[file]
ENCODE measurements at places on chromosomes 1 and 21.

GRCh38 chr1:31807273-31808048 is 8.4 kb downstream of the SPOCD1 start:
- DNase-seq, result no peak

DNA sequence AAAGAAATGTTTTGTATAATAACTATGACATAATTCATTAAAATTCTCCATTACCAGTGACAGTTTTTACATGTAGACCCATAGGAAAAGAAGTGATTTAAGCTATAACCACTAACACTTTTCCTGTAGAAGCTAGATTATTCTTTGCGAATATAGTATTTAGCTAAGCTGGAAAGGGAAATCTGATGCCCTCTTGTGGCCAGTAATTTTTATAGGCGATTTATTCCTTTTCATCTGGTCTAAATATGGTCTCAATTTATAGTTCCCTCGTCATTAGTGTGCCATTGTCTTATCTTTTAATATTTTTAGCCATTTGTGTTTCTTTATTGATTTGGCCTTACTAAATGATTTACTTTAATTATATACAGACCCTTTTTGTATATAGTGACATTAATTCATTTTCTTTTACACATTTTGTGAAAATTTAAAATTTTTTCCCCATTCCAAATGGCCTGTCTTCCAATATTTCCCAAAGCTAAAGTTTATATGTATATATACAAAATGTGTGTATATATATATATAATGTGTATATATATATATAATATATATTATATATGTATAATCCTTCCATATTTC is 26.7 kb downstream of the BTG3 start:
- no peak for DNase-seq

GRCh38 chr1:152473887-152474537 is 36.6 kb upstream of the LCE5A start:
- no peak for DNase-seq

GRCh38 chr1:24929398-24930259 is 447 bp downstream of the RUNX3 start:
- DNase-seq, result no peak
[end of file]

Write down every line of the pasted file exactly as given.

ENCODE measurements at places on chromosomes 1 and 21.

GRCh38 chr1:31807273-31808048 is 8.4 kb downstream of the SPOCD1 start:
- DNase-seq, result no peak

DNA sequence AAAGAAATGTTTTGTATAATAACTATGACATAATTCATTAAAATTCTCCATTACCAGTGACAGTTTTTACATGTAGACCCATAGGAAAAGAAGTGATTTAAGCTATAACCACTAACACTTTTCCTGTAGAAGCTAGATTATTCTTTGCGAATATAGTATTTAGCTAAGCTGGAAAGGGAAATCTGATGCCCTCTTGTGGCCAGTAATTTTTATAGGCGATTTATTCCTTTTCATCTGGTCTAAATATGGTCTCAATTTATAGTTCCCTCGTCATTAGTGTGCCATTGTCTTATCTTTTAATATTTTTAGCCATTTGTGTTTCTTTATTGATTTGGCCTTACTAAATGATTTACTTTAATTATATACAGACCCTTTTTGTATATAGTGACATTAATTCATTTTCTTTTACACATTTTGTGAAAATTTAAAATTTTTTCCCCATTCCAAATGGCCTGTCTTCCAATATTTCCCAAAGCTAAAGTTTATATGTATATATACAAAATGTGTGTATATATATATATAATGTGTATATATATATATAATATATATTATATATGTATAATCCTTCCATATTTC is 26.7 kb downstream of the BTG3 start:
- no peak for DNase-seq

GRCh38 chr1:152473887-152474537 is 36.6 kb upstream of the LCE5A start:
- no peak for DNase-seq

GRCh38 chr1:24929398-24930259 is 447 bp downstream of the RUNX3 start:
- DNase-seq, result no peak